2022-11-07, 21:51 | #12 |
Dec 2008
you know...around...
377_{16} Posts |
Take it, it's free
While this thread is still on the front page, let me drop this number here:
Code:
977501592599998899778899999999987869899997877899798979989989676889999889999899775899989798999998789769998994897988599999999988989899879989699897999798898997599889876898998999994977897978999988999939998887 |
2023-02-27, 20:19 | #13 |
Dec 2008
you know...around...
887 Posts |
Fifth powers riddle
This could make for a nice puzzle, or at least serve as inspiration for further endeavors:
(assume all mentioned variables being positive integers) For any base b, are there only finitely many numbers x not divisible by b such that the sum of digits of x is larger than the sum of digits of \(x^5\) (in base b)? Or is there a threshold \(b_0\) above which all \(b > b_0\) can have infinitely many (or at least one) such solutions? (Is \(b_0\)=283 for fifth powers?) Some solutions for \(b \leq 100\) (searched up to \(x=10^8\)): Code:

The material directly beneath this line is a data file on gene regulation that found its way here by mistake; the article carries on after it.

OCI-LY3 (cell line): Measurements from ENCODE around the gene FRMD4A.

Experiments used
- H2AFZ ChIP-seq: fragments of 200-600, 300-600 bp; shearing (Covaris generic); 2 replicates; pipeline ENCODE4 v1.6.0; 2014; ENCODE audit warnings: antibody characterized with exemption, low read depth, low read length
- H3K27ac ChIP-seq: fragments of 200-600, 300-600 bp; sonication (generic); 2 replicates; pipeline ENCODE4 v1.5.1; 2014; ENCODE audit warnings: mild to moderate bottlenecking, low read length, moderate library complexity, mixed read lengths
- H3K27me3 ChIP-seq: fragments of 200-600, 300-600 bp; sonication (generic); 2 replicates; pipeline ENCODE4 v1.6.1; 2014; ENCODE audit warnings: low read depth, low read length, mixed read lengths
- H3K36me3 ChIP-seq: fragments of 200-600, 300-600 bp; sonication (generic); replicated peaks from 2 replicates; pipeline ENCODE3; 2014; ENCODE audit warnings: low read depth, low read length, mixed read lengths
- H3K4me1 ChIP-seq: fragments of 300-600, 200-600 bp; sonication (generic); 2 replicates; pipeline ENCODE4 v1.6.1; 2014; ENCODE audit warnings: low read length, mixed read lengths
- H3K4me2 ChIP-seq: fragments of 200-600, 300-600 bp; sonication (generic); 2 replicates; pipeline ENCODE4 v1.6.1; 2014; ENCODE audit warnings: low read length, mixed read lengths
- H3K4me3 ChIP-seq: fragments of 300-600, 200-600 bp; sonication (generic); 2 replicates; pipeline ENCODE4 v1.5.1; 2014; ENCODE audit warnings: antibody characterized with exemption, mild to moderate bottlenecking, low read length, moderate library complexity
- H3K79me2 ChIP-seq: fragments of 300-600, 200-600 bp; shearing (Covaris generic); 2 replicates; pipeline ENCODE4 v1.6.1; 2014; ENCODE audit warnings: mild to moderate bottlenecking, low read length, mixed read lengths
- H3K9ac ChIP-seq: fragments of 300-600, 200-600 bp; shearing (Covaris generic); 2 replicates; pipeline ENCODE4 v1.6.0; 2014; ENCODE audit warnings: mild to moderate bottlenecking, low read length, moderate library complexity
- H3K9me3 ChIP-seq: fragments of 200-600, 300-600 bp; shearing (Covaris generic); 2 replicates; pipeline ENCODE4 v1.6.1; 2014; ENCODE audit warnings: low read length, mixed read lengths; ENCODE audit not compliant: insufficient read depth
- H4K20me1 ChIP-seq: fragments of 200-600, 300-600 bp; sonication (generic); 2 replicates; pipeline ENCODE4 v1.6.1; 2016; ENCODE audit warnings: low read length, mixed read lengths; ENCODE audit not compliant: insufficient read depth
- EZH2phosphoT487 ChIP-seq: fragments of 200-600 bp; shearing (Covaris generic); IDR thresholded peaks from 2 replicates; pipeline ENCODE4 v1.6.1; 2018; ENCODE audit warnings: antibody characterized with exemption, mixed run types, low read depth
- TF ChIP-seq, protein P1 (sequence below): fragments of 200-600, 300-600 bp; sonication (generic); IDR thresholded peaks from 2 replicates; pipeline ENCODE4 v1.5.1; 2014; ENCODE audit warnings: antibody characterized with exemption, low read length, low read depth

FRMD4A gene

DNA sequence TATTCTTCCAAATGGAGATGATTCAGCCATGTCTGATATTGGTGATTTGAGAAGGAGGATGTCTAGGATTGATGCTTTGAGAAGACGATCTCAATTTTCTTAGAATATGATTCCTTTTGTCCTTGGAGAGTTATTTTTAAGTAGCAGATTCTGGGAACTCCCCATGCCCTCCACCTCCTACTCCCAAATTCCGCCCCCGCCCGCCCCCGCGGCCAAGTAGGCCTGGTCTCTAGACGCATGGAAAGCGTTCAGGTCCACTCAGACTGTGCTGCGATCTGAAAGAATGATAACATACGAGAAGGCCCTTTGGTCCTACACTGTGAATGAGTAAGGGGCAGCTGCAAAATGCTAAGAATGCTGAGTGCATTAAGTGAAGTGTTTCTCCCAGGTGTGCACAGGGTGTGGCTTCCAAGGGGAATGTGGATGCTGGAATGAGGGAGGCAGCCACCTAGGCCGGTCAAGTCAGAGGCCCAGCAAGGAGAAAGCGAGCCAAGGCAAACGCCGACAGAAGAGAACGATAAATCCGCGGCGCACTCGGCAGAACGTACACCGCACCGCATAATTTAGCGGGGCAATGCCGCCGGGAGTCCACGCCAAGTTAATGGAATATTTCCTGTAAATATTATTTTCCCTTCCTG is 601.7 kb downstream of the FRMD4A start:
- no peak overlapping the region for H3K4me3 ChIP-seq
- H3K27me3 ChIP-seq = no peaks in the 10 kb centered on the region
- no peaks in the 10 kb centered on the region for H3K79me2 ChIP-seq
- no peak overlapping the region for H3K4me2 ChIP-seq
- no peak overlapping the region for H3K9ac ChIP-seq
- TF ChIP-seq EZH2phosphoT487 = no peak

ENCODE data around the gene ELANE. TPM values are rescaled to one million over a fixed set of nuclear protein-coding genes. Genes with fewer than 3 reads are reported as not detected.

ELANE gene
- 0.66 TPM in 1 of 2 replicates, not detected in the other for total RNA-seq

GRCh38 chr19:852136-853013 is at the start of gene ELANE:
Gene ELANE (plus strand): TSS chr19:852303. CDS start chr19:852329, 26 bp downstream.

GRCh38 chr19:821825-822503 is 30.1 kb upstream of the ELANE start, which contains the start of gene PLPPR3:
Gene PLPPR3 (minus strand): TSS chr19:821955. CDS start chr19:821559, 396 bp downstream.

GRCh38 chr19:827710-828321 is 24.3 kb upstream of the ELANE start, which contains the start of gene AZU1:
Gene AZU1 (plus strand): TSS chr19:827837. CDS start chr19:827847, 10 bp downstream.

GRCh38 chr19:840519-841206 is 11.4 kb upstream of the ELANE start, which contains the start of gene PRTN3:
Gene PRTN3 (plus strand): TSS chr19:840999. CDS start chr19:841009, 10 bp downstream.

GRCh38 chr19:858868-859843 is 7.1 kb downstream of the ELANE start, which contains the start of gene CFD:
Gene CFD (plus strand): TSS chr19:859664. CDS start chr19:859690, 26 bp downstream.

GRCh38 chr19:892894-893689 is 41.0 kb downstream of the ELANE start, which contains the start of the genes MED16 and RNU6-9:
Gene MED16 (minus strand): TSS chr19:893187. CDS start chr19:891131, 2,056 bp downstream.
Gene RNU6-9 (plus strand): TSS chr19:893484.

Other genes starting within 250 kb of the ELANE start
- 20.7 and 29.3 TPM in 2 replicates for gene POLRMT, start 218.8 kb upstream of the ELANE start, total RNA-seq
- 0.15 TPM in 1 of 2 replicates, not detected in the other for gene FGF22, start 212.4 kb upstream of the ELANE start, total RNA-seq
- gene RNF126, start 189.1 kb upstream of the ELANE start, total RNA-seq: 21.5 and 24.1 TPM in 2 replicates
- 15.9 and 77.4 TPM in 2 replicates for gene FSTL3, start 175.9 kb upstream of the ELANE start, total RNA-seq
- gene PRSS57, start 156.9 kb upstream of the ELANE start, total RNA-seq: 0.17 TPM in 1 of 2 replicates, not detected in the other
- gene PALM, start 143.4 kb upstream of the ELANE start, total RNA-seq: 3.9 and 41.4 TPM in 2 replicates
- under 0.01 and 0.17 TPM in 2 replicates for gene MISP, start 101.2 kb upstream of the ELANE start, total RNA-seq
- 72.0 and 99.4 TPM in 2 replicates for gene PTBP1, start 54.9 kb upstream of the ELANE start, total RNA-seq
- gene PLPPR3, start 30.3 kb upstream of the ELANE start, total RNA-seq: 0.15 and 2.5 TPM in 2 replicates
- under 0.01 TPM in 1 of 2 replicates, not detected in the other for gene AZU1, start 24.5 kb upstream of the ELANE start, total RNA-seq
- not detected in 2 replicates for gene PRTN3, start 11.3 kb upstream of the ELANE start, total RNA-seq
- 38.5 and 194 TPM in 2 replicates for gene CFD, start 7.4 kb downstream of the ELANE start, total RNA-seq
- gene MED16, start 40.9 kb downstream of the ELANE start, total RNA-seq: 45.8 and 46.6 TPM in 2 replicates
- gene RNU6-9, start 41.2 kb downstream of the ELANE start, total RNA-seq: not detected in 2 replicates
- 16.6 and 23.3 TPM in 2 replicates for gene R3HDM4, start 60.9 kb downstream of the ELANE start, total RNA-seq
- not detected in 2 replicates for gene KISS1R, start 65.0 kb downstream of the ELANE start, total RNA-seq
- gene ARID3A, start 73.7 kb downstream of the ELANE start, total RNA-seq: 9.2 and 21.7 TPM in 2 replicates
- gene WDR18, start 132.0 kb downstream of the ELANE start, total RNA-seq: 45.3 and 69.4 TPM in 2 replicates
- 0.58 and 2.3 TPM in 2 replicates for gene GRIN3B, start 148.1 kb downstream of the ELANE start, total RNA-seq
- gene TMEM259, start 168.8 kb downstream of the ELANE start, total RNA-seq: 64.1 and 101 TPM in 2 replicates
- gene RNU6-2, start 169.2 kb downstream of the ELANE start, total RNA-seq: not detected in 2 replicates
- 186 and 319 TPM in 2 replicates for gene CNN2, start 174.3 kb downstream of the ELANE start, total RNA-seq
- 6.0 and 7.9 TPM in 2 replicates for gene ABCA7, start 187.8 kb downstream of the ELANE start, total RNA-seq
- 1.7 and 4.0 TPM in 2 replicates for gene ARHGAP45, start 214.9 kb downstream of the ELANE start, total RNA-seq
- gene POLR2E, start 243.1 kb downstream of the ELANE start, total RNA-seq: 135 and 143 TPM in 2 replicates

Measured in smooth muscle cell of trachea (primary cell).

b x 8 4* 27 9*, 23 32 2*, 4*, 8*, 16* 39 177716 40 20* 53 8210 54 18*, 36*, 138* 55 31 60 42 64 16*, 32*, 48*, 245408* 72 36* 77 822816 79 16255431 90 299047 92 52881676 96 24*, 48*, 6600*, 17256* 98 7140* * semi-trivial solutions, since b|x^5 b=27 seems to yield the smallest non-trivial solution. Or might there be a smaller b for which such a solution can be found? What about higher prime powers p? It is trivial to show that there are arbitrarily large bases b for which \(x \geq 3\) (mutually, all \(x^n\) for \(1 \leq n \leq p-1\)) is a solution whenever \(b=x^p+2-x\). Excluding all those trivial and semi-trivial solutions, for p=7 so far the smallest (in terms of b) non-trivial solution I found was b=492, x=121820. Is it possible to find a non-trivial solution for larger p? Have I overlooked a way to trivially construct solutions? |
2023-05-28, 18:21 | #14 |
Dec 2008
you know...around...
887 Posts |
Useless as usual
As of today, 10k views and no more replies.
Um... go me? |
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